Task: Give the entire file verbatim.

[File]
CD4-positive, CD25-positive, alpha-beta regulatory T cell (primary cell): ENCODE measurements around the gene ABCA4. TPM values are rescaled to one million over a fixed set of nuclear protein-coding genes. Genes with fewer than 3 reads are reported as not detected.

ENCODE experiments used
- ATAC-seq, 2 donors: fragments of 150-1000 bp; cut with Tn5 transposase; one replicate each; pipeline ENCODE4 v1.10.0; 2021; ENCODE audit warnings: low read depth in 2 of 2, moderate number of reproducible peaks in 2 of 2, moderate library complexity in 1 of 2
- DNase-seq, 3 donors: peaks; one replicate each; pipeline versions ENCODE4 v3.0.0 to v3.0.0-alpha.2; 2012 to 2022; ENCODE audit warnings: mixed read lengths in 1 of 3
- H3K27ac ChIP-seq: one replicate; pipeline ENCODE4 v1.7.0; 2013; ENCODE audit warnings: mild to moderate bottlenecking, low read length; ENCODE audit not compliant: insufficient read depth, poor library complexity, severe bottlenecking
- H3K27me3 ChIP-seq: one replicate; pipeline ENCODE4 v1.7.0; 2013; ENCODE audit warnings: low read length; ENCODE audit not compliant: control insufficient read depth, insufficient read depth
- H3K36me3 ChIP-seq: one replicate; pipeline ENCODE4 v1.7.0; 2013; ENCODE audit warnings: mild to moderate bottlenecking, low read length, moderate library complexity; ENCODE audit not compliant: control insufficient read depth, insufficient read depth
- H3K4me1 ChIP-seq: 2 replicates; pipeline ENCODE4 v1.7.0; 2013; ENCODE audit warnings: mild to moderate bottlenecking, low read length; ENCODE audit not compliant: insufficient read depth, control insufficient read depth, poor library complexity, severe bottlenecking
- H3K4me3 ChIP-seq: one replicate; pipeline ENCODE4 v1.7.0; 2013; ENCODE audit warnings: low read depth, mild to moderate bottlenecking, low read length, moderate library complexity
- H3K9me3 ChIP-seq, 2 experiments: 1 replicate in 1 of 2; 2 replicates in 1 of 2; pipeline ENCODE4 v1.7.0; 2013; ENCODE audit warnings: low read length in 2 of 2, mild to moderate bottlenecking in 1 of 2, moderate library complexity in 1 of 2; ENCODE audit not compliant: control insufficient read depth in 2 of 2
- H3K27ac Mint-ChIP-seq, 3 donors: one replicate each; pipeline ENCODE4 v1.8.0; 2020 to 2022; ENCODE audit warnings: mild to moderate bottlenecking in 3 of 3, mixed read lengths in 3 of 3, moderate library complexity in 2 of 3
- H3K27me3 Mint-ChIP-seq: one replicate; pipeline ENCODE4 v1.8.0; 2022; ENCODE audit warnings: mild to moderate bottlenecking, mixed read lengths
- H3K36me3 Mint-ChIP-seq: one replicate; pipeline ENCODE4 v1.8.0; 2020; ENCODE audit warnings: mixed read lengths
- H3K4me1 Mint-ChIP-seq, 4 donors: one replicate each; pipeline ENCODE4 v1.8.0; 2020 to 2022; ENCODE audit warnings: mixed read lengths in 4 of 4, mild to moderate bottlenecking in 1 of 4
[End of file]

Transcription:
CD4-positive, CD25-positive, alpha-beta regulatory T cell (primary cell): ENCODE measurements around the gene ABCA4. TPM values are rescaled to one million over a fixed set of nuclear protein-coding genes. Genes with fewer than 3 reads are reported as not detected.

ENCODE experiments used
- ATAC-seq, 2 donors: fragments of 150-1000 bp; cut with Tn5 transposase; one replicate each; pipeline ENCODE4 v1.10.0; 2021; ENCODE audit warnings: low read depth in 2 of 2, moderate number of reproducible peaks in 2 of 2, moderate library complexity in 1 of 2
- DNase-seq, 3 donors: peaks; one replicate each; pipeline versions ENCODE4 v3.0.0 to v3.0.0-alpha.2; 2012 to 2022; ENCODE audit warnings: mixed read lengths in 1 of 3
- H3K27ac ChIP-seq: one replicate; pipeline ENCODE4 v1.7.0; 2013; ENCODE audit warnings: mild to moderate bottlenecking, low read length; ENCODE audit not compliant: insufficient read depth, poor library complexity, severe bottlenecking
- H3K27me3 ChIP-seq: one replicate; pipeline ENCODE4 v1.7.0; 2013; ENCODE audit warnings: low read length; ENCODE audit not compliant: control insufficient read depth, insufficient read depth
- H3K36me3 ChIP-seq: one replicate; pipeline ENCODE4 v1.7.0; 2013; ENCODE audit warnings: mild to moderate bottlenecking, low read length, moderate library complexity; ENCODE audit not compliant: control insufficient read depth, insufficient read depth
- H3K4me1 ChIP-seq: 2 replicates; pipeline ENCODE4 v1.7.0; 2013; ENCODE audit warnings: mild to moderate bottlenecking, low read length; ENCODE audit not compliant: insufficient read depth, control insufficient read depth, poor library complexity, severe bottlenecking
- H3K4me3 ChIP-seq: one replicate; pipeline ENCODE4 v1.7.0; 2013; ENCODE audit warnings: low read depth, mild to moderate bottlenecking, low read length, moderate library complexity
- H3K9me3 ChIP-seq, 2 experiments: 1 replicate in 1 of 2; 2 replicates in 1 of 2; pipeline ENCODE4 v1.7.0; 2013; ENCODE audit warnings: low read length in 2 of 2, mild to moderate bottlenecking in 1 of 2, moderate library complexity in 1 of 2; ENCODE audit not compliant: control insufficient read depth in 2 of 2
- H3K27ac Mint-ChIP-seq, 3 donors: one replicate each; pipeline ENCODE4 v1.8.0; 2020 to 2022; ENCODE audit warnings: mild to moderate bottlenecking in 3 of 3, mixed read lengths in 3 of 3, moderate library complexity in 2 of 3
- H3K27me3 Mint-ChIP-seq: one replicate; pipeline ENCODE4 v1.8.0; 2022; ENCODE audit warnings: mild to moderate bottlenecking, mixed read lengths
- H3K36me3 Mint-ChIP-seq: one replicate; pipeline ENCODE4 v1.8.0; 2020; ENCODE audit warnings: mixed read lengths
- H3K4me1 Mint-ChIP-seq, 4 donors: one replicate each; pipeline ENCODE4 v1.8.0; 2020 to 2022; ENCODE audit warnings: mixed read lengths in 4 of 4, mild to moderate bottlenecking in 1 of 4